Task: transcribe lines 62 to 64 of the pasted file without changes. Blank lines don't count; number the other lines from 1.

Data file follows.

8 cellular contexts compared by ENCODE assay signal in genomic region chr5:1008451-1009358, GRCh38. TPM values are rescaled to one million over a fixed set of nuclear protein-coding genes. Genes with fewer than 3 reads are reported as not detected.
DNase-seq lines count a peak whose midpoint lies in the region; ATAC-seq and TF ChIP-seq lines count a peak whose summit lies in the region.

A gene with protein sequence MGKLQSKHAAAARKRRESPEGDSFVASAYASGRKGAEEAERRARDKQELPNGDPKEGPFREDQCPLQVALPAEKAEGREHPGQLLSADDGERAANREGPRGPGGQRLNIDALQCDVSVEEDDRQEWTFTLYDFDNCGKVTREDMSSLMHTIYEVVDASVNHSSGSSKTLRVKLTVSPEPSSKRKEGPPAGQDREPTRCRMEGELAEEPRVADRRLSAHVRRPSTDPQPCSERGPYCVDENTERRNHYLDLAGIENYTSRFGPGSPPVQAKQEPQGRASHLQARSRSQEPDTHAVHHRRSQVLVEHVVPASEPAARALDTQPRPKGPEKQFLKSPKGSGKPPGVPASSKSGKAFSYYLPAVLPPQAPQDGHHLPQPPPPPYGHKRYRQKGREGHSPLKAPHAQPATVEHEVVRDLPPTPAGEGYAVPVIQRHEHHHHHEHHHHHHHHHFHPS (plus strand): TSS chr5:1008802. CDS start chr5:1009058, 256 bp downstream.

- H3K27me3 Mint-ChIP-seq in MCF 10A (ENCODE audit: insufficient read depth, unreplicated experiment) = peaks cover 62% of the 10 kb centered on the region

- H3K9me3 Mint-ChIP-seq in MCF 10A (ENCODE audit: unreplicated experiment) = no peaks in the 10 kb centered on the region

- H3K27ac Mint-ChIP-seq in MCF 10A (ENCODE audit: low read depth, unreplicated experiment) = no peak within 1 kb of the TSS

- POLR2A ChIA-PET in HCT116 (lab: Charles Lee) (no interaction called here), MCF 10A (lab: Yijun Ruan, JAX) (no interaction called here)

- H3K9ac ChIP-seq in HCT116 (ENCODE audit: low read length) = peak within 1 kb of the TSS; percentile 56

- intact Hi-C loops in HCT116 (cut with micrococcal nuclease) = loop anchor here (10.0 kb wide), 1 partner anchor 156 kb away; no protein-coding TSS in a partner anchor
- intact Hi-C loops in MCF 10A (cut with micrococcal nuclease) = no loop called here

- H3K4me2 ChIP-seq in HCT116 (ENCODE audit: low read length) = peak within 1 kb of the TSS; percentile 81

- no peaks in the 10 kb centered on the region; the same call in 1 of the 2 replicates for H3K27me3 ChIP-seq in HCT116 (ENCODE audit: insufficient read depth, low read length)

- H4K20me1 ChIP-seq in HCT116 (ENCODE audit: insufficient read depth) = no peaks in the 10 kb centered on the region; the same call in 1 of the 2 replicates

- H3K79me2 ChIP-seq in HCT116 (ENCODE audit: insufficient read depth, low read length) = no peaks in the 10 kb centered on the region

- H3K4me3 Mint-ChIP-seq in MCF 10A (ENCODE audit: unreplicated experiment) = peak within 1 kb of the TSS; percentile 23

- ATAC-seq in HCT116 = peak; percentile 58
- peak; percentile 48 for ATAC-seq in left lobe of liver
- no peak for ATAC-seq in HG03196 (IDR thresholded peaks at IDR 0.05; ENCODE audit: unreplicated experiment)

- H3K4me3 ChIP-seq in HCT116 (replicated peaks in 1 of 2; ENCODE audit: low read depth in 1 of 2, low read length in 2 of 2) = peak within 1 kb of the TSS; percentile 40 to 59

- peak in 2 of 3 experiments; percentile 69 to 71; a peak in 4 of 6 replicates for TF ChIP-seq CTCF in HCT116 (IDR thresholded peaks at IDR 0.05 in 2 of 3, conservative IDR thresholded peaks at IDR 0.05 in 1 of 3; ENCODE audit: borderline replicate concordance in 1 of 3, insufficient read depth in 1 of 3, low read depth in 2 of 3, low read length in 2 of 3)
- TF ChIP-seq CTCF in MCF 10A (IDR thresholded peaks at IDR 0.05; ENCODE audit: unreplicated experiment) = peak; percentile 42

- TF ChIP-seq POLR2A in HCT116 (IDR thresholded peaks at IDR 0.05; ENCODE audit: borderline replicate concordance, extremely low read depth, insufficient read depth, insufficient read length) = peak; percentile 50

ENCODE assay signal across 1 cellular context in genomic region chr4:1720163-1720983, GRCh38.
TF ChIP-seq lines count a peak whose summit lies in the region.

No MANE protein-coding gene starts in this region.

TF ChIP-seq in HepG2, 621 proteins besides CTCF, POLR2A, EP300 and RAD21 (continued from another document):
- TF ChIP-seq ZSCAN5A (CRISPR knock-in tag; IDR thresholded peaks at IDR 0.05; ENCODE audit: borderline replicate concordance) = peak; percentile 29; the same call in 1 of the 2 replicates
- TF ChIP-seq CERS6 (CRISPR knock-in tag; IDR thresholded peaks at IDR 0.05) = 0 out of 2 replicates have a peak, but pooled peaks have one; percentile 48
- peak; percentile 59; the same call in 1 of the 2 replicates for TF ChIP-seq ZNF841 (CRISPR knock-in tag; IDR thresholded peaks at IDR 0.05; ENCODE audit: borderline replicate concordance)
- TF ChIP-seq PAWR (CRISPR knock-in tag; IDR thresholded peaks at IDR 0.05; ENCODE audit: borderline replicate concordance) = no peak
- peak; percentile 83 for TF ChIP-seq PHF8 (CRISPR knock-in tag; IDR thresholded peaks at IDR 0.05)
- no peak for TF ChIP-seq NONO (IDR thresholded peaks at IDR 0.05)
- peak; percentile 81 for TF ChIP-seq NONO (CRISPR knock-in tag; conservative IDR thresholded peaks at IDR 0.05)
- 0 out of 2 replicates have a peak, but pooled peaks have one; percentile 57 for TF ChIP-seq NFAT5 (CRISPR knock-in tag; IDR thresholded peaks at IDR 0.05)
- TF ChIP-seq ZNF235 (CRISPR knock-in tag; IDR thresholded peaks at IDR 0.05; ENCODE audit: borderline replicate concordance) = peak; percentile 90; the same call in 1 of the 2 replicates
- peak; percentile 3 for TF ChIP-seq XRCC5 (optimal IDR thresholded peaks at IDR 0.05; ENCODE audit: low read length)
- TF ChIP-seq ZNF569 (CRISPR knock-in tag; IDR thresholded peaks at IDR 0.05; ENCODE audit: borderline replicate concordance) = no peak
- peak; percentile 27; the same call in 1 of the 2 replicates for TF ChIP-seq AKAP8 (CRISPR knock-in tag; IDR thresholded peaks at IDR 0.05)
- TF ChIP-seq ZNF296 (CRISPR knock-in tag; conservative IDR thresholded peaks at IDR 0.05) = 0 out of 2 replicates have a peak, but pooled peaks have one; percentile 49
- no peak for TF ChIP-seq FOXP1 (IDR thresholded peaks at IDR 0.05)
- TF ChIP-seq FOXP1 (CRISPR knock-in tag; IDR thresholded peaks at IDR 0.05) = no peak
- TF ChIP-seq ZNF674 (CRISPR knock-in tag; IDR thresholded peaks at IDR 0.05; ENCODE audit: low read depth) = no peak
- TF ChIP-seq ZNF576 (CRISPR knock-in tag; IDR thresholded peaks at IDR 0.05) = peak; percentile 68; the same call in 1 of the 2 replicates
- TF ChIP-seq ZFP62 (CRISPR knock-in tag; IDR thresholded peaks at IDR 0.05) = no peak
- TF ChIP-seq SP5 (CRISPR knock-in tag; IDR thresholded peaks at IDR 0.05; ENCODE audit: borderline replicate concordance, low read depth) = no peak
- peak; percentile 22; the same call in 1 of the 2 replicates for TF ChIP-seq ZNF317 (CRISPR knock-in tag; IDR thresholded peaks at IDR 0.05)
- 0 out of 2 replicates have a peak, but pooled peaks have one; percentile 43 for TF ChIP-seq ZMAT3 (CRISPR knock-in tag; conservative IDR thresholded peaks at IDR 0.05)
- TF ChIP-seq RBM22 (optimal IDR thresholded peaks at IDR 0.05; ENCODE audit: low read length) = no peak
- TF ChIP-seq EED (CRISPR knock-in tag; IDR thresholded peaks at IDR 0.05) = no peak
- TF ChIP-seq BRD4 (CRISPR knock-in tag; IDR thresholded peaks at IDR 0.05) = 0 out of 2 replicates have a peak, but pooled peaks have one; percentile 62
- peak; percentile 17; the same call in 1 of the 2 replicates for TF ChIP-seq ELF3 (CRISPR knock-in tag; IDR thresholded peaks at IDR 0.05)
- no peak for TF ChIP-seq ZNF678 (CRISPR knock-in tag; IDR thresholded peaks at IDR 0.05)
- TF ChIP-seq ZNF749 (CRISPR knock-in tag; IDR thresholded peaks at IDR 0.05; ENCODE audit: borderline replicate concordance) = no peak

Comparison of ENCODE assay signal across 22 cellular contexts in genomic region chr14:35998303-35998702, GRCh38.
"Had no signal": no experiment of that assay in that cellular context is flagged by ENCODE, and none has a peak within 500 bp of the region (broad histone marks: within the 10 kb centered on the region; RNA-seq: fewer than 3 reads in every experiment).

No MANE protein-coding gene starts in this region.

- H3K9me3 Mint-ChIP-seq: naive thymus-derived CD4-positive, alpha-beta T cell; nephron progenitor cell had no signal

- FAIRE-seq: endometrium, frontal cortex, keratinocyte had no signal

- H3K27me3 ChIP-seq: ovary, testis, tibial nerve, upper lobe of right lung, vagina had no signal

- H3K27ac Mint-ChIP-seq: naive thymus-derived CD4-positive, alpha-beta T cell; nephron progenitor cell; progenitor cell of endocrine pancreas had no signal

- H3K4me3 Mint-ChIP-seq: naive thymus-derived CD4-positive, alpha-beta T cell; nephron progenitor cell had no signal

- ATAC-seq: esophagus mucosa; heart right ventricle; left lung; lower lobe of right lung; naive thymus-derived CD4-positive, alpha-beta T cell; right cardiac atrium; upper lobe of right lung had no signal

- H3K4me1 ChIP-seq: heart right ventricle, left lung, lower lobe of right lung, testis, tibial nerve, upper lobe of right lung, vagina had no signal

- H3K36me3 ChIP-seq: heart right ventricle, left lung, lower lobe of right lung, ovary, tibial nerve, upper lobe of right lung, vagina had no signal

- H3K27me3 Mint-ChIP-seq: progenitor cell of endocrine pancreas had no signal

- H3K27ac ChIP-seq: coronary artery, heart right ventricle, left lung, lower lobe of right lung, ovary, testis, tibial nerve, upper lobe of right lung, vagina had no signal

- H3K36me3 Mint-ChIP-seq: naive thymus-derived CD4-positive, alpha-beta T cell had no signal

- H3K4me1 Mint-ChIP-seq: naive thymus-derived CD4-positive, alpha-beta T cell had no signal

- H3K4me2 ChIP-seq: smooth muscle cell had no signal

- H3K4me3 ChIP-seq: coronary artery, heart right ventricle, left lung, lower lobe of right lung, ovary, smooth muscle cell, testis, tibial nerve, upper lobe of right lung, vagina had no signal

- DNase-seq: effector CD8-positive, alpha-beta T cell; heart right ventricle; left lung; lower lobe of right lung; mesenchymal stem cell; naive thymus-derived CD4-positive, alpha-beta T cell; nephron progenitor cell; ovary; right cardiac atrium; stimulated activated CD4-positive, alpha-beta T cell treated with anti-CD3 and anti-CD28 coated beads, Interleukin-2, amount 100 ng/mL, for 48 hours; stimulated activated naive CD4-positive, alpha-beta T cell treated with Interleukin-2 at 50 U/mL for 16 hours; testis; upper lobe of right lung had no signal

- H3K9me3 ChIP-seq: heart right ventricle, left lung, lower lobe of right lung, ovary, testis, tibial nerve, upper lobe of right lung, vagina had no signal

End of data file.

- ATAC-seq: esophagus mucosa; heart right ventricle; left lung; lower lobe of right lung; naive thymus-derived CD4-positive, alpha-beta T cell; right cardiac atrium; upper lobe of right lung had no signal

- H3K4me1 ChIP-seq: heart right ventricle, left lung, lower lobe of right lung, testis, tibial nerve, upper lobe of right lung, vagina had no signal

- H3K36me3 ChIP-seq: heart right ventricle, left lung, lower lobe of right lung, ovary, tibial nerve, upper lobe of right lung, vagina had no signal